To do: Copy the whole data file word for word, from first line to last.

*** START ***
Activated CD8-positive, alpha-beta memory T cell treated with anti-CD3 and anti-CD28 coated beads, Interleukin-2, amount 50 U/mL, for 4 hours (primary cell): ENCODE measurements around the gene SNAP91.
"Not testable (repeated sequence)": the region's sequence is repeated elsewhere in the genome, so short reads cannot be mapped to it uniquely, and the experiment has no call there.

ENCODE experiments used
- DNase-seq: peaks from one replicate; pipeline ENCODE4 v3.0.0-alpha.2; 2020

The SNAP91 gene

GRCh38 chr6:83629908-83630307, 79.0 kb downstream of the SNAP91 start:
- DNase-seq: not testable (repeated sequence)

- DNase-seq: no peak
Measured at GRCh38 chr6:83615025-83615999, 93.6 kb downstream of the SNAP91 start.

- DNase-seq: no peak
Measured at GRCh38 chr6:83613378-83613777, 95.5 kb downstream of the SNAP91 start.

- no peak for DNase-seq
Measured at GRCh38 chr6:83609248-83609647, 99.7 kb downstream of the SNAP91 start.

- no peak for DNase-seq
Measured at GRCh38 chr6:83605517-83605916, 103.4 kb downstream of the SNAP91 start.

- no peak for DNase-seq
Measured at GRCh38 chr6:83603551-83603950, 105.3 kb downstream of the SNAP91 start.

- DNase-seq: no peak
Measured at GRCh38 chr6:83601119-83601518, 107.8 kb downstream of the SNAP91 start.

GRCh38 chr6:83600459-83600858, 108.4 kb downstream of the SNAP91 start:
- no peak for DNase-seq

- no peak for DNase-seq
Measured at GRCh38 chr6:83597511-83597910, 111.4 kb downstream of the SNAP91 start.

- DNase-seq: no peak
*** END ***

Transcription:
Activated CD8-positive, alpha-beta memory T cell treated with anti-CD3 and anti-CD28 coated beads, Interleukin-2, amount 50 U/mL, for 4 hours (primary cell): ENCODE measurements around the gene SNAP91.
"Not testable (repeated sequence)": the region's sequence is repeated elsewhere in the genome, so short reads cannot be mapped to it uniquely, and the experiment has no call there.

ENCODE experiments used
- DNase-seq: peaks from one replicate; pipeline ENCODE4 v3.0.0-alpha.2; 2020

The SNAP91 gene

GRCh38 chr6:83629908-83630307, 79.0 kb downstream of the SNAP91 start:
- DNase-seq: not testable (repeated sequence)

- DNase-seq: no peak
Measured at GRCh38 chr6:83615025-83615999, 93.6 kb downstream of the SNAP91 start.

- DNase-seq: no peak
Measured at GRCh38 chr6:83613378-83613777, 95.5 kb downstream of the SNAP91 start.

- no peak for DNase-seq
Measured at GRCh38 chr6:83609248-83609647, 99.7 kb downstream of the SNAP91 start.

- no peak for DNase-seq
Measured at GRCh38 chr6:83605517-83605916, 103.4 kb downstream of the SNAP91 start.

- no peak for DNase-seq
Measured at GRCh38 chr6:83603551-83603950, 105.3 kb downstream of the SNAP91 start.

- DNase-seq: no peak
Measured at GRCh38 chr6:83601119-83601518, 107.8 kb downstream of the SNAP91 start.

GRCh38 chr6:83600459-83600858, 108.4 kb downstream of the SNAP91 start:
- no peak for DNase-seq

- no peak for DNase-seq
Measured at GRCh38 chr6:83597511-83597910, 111.4 kb downstream of the SNAP91 start.

- DNase-seq: no peak